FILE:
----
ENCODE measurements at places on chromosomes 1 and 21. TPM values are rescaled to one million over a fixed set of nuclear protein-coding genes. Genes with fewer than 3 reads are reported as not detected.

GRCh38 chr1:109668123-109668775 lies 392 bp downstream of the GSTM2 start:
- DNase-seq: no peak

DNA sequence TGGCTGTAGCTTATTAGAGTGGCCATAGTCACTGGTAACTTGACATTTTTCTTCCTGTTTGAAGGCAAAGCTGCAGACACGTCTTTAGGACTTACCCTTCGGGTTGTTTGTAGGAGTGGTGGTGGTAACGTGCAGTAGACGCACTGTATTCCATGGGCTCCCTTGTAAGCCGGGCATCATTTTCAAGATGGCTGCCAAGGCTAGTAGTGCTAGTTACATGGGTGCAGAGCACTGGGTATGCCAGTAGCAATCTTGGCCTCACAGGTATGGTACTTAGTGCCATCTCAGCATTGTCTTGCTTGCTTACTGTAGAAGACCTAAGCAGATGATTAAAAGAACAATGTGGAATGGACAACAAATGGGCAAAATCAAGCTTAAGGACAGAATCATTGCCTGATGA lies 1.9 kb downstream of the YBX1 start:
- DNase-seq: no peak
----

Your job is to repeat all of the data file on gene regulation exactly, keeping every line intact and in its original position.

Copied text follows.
ENCODE measurements at places on chromosomes 1 and 21. TPM values are rescaled to one million over a fixed set of nuclear protein-coding genes. Genes with fewer than 3 reads are reported as not detected.

GRCh38 chr1:109668123-109668775 lies 392 bp downstream of the GSTM2 start:
- DNase-seq: no peak

DNA sequence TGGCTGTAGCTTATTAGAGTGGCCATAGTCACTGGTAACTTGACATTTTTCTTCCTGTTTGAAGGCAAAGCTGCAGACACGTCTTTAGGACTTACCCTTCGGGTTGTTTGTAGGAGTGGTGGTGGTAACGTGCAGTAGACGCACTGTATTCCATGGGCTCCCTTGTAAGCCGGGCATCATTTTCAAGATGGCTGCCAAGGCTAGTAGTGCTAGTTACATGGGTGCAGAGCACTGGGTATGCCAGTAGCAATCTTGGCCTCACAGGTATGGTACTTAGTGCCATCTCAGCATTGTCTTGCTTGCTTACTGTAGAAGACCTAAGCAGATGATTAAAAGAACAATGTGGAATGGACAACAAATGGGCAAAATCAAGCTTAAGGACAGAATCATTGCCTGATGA lies 1.9 kb downstream of the YBX1 start:
- DNase-seq: no peak